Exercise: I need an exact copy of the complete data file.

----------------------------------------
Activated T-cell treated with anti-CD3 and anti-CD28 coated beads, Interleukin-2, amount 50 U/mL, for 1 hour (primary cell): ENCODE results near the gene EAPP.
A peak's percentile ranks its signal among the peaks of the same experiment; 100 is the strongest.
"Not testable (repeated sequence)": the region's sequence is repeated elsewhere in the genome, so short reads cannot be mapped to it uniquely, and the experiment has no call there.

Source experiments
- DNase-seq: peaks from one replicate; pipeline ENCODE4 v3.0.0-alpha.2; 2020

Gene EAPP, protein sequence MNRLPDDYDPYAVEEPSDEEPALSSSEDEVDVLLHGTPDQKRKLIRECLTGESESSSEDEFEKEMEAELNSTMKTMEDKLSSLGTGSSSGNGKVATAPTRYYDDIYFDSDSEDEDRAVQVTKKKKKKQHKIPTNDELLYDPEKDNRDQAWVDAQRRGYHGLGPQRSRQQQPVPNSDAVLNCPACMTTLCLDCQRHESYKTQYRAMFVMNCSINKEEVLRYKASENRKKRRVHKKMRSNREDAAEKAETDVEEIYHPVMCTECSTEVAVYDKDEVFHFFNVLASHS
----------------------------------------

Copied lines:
Activated T-cell treated with anti-CD3 and anti-CD28 coated beads, Interleukin-2, amount 50 U/mL, for 1 hour (primary cell): ENCODE results near the gene EAPP.
A peak's percentile ranks its signal among the peaks of the same experiment; 100 is the strongest.
"Not testable (repeated sequence)": the region's sequence is repeated elsewhere in the genome, so short reads cannot be mapped to it uniquely, and the experiment has no call there.

Source experiments
- DNase-seq: peaks from one replicate; pipeline ENCODE4 v3.0.0-alpha.2; 2020

Gene EAPP, protein sequence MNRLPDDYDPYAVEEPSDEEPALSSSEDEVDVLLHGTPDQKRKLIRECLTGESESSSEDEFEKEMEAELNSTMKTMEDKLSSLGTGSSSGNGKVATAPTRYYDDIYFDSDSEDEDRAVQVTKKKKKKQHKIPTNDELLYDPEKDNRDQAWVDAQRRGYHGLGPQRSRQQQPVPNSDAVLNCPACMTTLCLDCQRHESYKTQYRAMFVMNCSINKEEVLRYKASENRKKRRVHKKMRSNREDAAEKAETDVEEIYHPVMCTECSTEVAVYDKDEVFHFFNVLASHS